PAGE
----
The Saturday Shed – Rule Britannia

This is a scheduled post using the phrase TONE-DEAF for inspiration.
I will be back online after August 7th: I’m on a blogging break!

Dave sashayed into the living room. “What do you think?”

“A white linen suit?” Lola dropped her handbag in horror. “Are you insane?”

“It’s stylish and cool, and I can wear it with my Panama hat.”

“You can be such an insensitive idiot,” Lola tutted. “Here’s a brief hint, we no longer have an empire.”

“What’s that got to do with it?” Dave picked up Lola’s bag and handed it to her.

She snatched it from him and pulled two gilt-edge cards from the front pocket. “We have invitations to a retrospective of Britain’s rather murky colonial past and you want to dress up as the last Viceroy of India.”

“It’s a classic look!”

“So are Brown Shirts and funny salutes.”

“You take this woke crap too far sometimes: I’m not a Nazi or some kind of screaming racist.”

“No, but you are tone-deaf.” Lola pushed him from the room.” Go upstairs and change into your jeans and that tee-shirt I bought for your birthday.”

“You mean the one made in a Bangladeshi sweatshop?”

R is for Revenge

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An attempt to produce a poem or story from now until the end of April (except Sundays).
The theme for the 2022 A to Z Challenge is the human condition.

My workload is shrinking: he’s only sending a fraction of his usual non-post-worthy inane nonsense. And it doesn’t require as much tarting up these days. I can’t believe the thick berk has developed enough savvy to produce good copy and manage his own media profile. This is a man who thinks TikTok is the noise a clock makes. So, why am I only in charge of FaceFarce and Twatter these days?

I remember the interview, where he assured me how busy, how full-time this job would be. He smiled and offered me £25 an hour. I laughed in his face. It worked, and he upped the offer to £35. At first, the job was easy, a piece of piss, as my father would say.

We had a few teething problems until I took away his admin rights. I had to save the planet from his assaults on the English language. A fact made all the more depressing because he is English. At least he speaks the language beautifully, his posh accent has opened doors and legs for him ever since he was spotted in the crowd at THAT football match.

And thanks to me, he is worth squillions: stick his image on a dog turd, and people will kill to buy it. But I bask anonymously in his reflected glory because I am contractually bound not to reveal the true nature of my job.

Sad state of affairs for a marketing graduate, but this gig pays more than being on the dole. And up until recently, I had high hopes he would commission me to ghostwrite his autobiography. But our once harmonious relationship is slowly disintegrating all because of Jaydee Meriwether.

Ever since she won the last series of Campus Creepshow, she has been unstoppable. If you have no idea what CC is, I applaud your good taste. It’s a cross between The Hunger Games and The Apprentice. And she won, not just for her ruthlessness and business savvy, but because of her willingness to flash her jugs to the camera. And I suspect my client has been seduced into abandoning me with a few private showings of her plastic bazookas.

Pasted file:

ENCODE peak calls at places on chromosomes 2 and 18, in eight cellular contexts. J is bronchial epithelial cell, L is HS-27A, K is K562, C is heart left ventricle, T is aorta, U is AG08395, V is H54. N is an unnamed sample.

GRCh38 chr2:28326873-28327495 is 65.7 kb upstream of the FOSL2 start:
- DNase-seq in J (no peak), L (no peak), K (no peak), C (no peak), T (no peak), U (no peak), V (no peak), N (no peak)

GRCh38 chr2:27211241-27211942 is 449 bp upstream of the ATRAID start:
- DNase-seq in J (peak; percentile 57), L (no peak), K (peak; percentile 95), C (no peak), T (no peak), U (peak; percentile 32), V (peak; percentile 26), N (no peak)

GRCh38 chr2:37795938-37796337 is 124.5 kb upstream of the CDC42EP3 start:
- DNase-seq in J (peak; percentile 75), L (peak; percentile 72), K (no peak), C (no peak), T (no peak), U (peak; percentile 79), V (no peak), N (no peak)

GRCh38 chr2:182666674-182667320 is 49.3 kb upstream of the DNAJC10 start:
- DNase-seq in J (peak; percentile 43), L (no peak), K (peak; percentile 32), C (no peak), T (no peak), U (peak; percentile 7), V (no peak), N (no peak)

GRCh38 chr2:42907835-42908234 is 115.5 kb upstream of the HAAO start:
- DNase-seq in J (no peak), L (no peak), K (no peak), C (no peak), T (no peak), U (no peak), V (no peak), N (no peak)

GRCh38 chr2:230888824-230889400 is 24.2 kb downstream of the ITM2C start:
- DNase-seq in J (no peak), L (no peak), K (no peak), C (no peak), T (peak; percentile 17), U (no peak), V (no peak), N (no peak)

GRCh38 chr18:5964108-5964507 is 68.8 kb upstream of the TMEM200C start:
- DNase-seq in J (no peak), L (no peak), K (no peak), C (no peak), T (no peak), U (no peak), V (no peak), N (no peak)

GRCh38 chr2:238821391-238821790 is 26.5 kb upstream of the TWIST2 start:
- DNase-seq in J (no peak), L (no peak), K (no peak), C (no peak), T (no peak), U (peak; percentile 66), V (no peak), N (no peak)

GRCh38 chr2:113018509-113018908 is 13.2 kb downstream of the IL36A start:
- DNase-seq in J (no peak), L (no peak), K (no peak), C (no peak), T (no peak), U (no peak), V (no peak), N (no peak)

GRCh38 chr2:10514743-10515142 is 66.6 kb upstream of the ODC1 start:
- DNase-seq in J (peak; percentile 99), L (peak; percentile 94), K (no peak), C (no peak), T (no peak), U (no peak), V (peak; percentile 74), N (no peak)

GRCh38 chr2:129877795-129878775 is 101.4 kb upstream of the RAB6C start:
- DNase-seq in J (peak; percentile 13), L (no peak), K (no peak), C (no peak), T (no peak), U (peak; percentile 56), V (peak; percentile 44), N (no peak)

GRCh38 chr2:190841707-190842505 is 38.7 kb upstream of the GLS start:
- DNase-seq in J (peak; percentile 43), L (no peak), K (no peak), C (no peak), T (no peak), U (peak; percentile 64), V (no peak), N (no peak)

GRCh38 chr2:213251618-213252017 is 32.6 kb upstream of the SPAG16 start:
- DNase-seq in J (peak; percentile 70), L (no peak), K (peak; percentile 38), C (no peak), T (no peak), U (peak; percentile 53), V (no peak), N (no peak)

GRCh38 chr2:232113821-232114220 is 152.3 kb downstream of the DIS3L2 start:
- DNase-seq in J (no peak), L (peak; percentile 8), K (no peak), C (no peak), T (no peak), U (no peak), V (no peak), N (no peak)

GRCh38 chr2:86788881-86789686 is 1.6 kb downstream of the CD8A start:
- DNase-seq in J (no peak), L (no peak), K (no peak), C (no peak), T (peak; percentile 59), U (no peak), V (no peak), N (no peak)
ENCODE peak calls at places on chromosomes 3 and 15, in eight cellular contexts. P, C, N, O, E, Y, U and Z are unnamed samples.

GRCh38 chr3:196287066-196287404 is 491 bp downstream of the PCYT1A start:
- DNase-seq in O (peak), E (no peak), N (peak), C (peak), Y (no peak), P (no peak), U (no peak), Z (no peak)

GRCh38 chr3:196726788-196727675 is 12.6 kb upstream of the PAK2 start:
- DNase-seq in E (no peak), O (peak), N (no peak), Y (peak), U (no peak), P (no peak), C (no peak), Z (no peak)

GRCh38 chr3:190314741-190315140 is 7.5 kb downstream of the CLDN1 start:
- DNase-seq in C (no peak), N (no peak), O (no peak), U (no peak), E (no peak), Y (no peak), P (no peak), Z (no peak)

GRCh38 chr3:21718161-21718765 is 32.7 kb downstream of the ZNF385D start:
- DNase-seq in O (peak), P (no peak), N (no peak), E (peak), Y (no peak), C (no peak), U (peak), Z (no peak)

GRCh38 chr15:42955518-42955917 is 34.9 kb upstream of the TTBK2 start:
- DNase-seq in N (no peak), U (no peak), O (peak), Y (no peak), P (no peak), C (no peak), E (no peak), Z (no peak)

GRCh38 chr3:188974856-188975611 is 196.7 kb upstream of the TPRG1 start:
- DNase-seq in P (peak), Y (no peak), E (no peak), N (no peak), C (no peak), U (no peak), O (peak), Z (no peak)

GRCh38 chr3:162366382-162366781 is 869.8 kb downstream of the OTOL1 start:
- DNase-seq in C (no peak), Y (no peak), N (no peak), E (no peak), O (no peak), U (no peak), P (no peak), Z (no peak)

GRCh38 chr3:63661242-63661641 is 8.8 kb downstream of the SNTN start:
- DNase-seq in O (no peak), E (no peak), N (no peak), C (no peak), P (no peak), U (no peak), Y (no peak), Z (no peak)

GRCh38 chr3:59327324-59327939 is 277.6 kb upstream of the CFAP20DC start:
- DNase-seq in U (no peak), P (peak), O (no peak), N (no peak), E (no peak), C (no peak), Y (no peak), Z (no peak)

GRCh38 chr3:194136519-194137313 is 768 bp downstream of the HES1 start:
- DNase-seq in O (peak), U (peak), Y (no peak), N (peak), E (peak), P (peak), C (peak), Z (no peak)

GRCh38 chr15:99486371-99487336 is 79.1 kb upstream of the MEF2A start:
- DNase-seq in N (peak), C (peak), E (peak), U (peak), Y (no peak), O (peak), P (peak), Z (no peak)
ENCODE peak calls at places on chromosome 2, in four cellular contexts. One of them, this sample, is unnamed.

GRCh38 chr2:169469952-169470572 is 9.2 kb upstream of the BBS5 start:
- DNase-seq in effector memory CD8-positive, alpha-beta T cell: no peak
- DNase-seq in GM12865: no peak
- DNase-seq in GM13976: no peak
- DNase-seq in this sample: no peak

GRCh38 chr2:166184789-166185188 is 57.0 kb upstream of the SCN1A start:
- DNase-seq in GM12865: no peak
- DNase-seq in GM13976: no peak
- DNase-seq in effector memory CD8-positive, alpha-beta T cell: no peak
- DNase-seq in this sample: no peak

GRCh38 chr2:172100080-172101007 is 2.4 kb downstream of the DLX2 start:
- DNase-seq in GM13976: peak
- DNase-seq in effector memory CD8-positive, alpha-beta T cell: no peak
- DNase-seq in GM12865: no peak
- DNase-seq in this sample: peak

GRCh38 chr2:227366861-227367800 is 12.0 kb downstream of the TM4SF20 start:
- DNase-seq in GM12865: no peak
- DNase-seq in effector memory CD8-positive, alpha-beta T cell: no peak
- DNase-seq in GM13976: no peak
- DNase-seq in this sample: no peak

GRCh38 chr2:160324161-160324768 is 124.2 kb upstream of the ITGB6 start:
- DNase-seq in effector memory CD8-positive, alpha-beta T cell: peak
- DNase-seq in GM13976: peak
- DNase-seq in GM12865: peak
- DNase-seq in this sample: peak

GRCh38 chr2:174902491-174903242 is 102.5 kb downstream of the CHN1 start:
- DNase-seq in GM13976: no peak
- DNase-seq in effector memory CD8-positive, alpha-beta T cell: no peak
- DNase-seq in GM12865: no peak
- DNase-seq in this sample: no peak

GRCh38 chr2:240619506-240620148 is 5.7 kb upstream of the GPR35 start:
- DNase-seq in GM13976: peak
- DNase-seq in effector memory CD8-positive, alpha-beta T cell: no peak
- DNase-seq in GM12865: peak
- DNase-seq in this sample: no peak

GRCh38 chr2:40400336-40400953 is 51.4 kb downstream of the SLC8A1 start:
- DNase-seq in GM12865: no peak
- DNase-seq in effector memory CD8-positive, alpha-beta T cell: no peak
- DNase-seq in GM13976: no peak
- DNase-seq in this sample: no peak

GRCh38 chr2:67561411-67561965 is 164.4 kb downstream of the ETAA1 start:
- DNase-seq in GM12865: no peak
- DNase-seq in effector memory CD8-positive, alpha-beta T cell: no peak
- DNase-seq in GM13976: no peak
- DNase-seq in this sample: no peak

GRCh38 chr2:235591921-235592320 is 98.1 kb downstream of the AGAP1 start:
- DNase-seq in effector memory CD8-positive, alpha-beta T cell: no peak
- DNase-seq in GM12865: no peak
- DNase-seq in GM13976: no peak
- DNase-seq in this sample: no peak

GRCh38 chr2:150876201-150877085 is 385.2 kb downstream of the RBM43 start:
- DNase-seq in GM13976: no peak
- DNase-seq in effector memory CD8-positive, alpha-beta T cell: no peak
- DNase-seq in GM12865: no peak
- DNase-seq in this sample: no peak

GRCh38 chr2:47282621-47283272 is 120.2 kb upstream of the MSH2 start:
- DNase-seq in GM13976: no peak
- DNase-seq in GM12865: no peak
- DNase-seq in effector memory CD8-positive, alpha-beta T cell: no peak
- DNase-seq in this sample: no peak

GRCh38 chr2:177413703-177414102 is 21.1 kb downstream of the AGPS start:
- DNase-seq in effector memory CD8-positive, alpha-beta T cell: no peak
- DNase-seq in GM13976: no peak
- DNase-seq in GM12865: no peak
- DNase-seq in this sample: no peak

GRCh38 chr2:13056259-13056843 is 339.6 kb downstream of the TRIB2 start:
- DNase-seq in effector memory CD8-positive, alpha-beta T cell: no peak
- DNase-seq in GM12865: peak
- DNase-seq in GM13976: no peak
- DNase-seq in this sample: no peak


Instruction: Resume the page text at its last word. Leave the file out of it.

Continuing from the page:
I am not happy with this, I’ve spent weeks building up his profile. And if she poaches him now, I’m history. But believe me, that won’t happen without a fight. I also have a couple of WMDs in my arsenal. And I’m not afraid to use them.

Put it this way, I know where the bodies are buried and I have the photos to boot. Time to put the screws on my fake, floppy-haired employer and the fear of God up Jaydee’s Prada kilt. If they don’t come around to my way of thinking then I will destroy them both.

C is for Crushed

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An attempt to produce a poem or story from now until the end of April (except Sundays)
The theme for the 2022 A to Z Challenge is the human condition.

Titanic dreams
His plans for the future that became hers
The scrimping and saving to buy the ramshackle cottage with a plot of land

Titanic dreams
The love that was there from their first date
A trip to the cinema, with Jack and Rose racing through sinking corridors

Shrieking, laughing, running through their waterlogged house
Rain pouring through holes in the roof
Tumbling into bed

Titanic dreams
Pointing, plastering, painting
Watertight and snug
Planting, hoeing, harvesting
Selling organic soaps and candles
Slaughtering their first chicken
Holding it on the block as she lifts the axe

Titanic dreams
The car, the storm, the broken bridge
She floats to the surface
The woman in the nightgown
But cold water brought cold death

Titanic dreams
The echoes fade as she awakes
And remembers
It wasn’t a dream
How can her heart go on?

A is for Antipathy

An attempt to produce a poem or story from now until the end of April (except Sundays)
The theme for the 2022 A to Z Challenge is the human condition.

“Yo, James Stewart, seen any murders yet?” Dorian burst into the room.

“You’re very funny.” Bart gave her a sour look. “Haven’t heard that joke at all in the last hour.”

“That’s because you’re scaring your visitors away with your new Mr Grumpy persona.” She flung herself into the armchair by the bed and started eating the cherries on the bedside cabinet, spitting the pips into her hand.

“Gross.” Bart winced. “I’m sure Grace Kelly never did that.”

“Don’t be fooled. Under that pristine exterior, there lurked a barbarian. I bet she used to pick her nose in private and flick bogies up the wall.”